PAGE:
The Apocalypse: Not in My Backyard
Sharman Apt Russell
Where I live in the rural Southwest, I am literally surrounded by apocalyptic vision. To my left, a neighbor prepares for the collapse of civilization once the supply of cheap oil disappears and the trucks stop running and the government crashes. To my right, another neighbor waits for the biblical end of days prophesied in Revelations. Both the Peak Oil doomer and fundamentalist Christian seem almost happy about the approaching catastrophe. The human race has sinned, and we deserve to be punished.
I’m not so happy with the human race, either. My apocalypse is spelled six degrees and goes something like this: in the next ten or twenty years, if we fail to reduce the percentage of greenhouse gases in the air, we’ll cause a two to three degree rise in the earth’s temperature, triggering the further release of methane gases in the north, the continued acidification of the oceans, and the flaming out of the Amazon rainforest. Feedback loops will lead to a runaway four or five degree increase in global warming, resulting in even further desertification, famine, war, and poverty on a scale virtually unimaginable. At six degrees, everyone dies from a broken heart.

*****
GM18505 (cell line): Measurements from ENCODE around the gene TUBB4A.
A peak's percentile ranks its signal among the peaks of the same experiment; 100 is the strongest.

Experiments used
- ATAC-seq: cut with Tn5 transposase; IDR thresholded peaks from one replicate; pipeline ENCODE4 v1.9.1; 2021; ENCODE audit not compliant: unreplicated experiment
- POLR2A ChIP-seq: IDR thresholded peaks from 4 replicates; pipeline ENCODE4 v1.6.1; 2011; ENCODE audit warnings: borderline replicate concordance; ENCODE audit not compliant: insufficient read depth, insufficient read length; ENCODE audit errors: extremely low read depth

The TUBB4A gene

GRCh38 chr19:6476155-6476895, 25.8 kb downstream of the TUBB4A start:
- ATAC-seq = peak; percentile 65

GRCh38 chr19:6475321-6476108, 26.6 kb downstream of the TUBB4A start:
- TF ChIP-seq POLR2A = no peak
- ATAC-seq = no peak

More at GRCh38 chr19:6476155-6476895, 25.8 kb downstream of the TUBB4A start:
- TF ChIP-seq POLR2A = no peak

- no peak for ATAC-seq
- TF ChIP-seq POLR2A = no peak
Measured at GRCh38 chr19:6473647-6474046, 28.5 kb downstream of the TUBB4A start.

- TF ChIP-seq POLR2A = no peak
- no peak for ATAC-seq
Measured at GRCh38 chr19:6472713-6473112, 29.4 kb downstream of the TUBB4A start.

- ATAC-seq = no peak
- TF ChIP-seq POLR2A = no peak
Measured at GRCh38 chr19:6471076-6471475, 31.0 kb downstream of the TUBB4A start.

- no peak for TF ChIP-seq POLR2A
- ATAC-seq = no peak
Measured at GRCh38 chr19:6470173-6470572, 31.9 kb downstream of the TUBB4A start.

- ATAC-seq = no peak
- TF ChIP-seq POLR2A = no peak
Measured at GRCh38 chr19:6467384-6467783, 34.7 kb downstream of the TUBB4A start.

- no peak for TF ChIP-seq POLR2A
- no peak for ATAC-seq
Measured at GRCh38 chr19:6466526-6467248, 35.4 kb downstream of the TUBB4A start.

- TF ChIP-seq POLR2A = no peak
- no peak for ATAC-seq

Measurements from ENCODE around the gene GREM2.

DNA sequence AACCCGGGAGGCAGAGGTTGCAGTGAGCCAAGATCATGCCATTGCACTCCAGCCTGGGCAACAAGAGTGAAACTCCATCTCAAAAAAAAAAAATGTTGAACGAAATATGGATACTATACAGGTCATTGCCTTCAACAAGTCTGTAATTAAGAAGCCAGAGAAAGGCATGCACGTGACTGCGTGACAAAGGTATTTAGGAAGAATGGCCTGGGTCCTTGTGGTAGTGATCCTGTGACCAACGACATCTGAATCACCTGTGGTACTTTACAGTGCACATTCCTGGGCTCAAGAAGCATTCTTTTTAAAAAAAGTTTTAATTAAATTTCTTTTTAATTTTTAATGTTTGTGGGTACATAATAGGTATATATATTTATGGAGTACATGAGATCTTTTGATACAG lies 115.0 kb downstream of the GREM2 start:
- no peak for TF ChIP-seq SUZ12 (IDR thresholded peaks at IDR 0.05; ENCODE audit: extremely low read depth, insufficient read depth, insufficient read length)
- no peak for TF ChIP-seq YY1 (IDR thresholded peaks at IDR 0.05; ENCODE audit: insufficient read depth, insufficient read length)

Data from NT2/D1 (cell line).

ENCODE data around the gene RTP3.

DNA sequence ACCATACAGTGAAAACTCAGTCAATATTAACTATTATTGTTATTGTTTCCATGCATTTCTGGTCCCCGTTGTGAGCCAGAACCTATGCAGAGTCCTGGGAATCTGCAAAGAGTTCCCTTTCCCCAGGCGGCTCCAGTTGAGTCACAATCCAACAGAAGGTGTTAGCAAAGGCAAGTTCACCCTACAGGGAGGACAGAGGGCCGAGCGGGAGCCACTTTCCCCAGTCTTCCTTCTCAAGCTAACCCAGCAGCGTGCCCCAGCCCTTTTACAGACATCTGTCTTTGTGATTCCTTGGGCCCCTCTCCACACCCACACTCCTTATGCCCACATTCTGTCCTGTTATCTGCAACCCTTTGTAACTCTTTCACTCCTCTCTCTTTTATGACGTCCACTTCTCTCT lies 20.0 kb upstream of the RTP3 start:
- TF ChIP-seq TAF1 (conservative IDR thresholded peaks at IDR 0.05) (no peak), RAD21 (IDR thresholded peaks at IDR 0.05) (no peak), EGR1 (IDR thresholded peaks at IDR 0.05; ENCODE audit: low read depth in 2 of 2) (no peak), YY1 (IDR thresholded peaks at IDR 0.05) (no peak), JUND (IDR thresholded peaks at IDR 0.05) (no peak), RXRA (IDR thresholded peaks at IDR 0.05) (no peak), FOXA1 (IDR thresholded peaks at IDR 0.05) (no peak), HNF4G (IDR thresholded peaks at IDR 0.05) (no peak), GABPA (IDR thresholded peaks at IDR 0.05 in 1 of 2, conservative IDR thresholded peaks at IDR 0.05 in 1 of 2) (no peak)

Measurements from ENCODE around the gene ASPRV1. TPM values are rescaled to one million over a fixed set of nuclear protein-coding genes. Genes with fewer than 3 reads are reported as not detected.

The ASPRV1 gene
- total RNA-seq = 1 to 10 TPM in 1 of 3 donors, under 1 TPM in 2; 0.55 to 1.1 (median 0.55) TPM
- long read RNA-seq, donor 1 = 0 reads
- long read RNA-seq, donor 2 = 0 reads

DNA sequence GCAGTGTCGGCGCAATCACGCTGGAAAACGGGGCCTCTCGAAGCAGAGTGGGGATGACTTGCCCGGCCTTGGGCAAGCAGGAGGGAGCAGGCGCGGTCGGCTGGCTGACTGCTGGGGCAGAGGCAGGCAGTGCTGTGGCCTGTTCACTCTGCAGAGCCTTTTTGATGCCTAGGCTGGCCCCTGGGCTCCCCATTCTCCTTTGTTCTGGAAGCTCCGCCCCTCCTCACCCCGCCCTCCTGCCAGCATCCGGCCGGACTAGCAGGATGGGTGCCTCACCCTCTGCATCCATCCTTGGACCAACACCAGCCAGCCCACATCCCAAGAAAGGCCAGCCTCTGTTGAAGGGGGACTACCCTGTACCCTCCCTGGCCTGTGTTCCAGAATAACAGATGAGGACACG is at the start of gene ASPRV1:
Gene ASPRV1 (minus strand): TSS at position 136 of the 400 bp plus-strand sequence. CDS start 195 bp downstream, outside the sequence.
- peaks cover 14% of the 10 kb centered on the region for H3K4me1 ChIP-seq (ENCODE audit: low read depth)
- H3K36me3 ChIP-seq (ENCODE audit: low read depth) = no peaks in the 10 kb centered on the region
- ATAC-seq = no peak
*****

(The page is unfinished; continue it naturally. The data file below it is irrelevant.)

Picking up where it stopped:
In my own backward—which now includes a beautiful view of the
If I squint one eye, I can almost see them--those fires burning in the distance. If I try really hard, I can smell the smoke. If I stand on one leg and hop backwards rapidly five times, I am sure to fall down. Just a little effort and I can make myself truly miserable.
I love a good apocalypse as much as the next person. Only lately…I’ve decided to just say no. I still believe in climate change. I still believe that we might actually, foolishly, heat up the earth with catastrophic consequences. But it hasn’t happened yet. I don’t live in that future—yet.
Instead, I am on the board of a local group called the Upper Gila Watershed Alliance, and we’re working hard to reintroduce the otter to the
I would be the first to admit I’m a flawed human being. I fly in airplanes. I drive a car. I’m part of the problem as much as the solution. At this point, I may be irrelevant. Maybe nothing I do now, good or bad, matters any more.
But I’m not giving up. I’m not ready to consign the human race to ashes. We’re a young species. Maybe we’re too smart for our own good. Maybe we suffer from an addictive personality. I think of my own children and feel a motherly compassion. I think of how much I love my children. I think of how much I love my life, the beauty all around me, the curve of cottonwood trees following the river, shafts of light and flat-bottomed clouds in a sky so gorgeous I almost fall to my knees and sing my own version of Hallelujah. I’m not giving up.
The apocalypse? Not in my backyard.